- Release the keys after hearing the second boot chime (on Macs that play the boot sound), or after seeing the Apple logo (Macs with the T2 chip)
The Mac will now boot as usual with the NVRAM reset, hyper-threading enabled again, and full mitigation of MDS no longer in place.
You can also view NVRAM variables on a Mac from the command line if you aren’t certain what is set.
Note if you use a firmware password you may need to temporarily turn that off before being able to effectively reset NVRAM.
What is MDS / Zombieload anyway?
For some further background on MDS / Zombieload as well as the mitigation process, you may wish to refer to the support article from Apple which describes the MDS risk and full mitigation as follows:
Intel has disclosed vulnerabilities called Microarchitectural Data Sampling (MDS) that apply to desktop and notebook computers with Intel CPUs, including all modern Mac computers.
Although there are no known exploits affecting customers at the time of this writing, customers who believe their computer is at heightened risk of attack can use the Terminal app to enable an additional CPU instruction and disable hyper-threading processing technology, which provides full protection from these security issues.
This option is available for macOS Mojave, High Sierra and Sierra and may have a significant impact on the performance of your computer.
Furthermore, enabling full mitigation involves disabling hyper-threading on the Intel CPU, which can dramatically reduce performance. Apple describes this as follows:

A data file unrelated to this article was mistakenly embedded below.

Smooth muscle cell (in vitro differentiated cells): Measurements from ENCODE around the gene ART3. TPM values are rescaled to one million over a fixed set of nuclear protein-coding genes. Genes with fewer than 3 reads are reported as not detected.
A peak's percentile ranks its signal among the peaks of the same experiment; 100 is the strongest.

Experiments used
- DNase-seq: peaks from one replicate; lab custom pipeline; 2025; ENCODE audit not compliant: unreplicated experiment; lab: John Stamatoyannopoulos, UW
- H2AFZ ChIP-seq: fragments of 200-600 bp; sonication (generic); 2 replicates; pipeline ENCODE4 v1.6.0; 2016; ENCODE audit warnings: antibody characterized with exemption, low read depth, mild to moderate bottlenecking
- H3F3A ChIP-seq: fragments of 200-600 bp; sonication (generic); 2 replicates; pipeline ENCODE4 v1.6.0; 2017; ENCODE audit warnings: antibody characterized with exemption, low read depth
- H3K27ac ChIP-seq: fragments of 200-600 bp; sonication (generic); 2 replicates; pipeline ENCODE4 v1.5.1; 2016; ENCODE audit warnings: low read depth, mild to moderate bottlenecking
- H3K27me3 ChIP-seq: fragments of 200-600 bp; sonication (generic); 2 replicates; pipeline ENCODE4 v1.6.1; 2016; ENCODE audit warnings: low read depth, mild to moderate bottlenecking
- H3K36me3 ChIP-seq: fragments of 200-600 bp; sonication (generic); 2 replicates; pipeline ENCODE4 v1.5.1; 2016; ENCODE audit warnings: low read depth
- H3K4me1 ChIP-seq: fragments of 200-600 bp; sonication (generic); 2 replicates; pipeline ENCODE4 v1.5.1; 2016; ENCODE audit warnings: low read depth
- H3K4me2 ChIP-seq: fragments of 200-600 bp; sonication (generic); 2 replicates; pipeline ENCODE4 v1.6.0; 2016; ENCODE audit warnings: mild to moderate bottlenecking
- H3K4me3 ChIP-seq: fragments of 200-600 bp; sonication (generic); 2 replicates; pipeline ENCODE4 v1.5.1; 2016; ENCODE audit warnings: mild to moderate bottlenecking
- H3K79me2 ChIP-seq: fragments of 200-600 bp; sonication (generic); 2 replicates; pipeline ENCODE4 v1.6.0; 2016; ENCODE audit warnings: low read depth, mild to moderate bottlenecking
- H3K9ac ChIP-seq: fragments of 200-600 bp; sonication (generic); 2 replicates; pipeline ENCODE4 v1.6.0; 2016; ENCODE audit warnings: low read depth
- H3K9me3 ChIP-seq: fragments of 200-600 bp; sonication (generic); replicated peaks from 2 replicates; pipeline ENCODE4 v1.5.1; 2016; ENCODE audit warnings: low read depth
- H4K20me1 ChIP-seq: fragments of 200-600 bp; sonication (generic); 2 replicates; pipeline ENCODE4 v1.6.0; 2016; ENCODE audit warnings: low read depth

The full mitigation, which includes disabling hyper-threading, prevents information leakage across threads and when transitioning between kernel and user space, which is associated with the MDS vulnerabilities for both local and remote (web) attacks.
Testing conducted by Apple in May 2019 showed as much as a 40 percent reduction in performance with tests that include multithreaded workloads and public benchmarks. Performance tests are conducted using specific Mac computers. Actual results will vary based on model, configuration, usage, and other factor
You might also be interested in reading more about Microarchitectural Data Sampling (MDS) directly from Intel here at Intel.com.
Another source of information about Zombieload / MDS is the official Zombieload Attack disclosure website here, created by the researchers who found the security vulnerability. The video below from those security researchers demonstrates a Zombieload attack being used to gather information from a targeted machine despite using TOR contained within a virtual machine (a serious security yikes!).
Again, the majority of Mac (and PC) users will not need to be overly concerned about these security vulnerabilities and likely will not need to bother with full mitigation by disabling hyper-threading. Simply installing macOS Mojave 10.14.5 and the relevant Security Update 2019-003 for High Sierra and/or Sierra helps to ward off potential risks for most Mac users. And as always, be sure to never install any sketchy or untrusted software as that should help considerably too, since nearly all of these type of vulnerabilities rely on some form of malware to take root in the first place.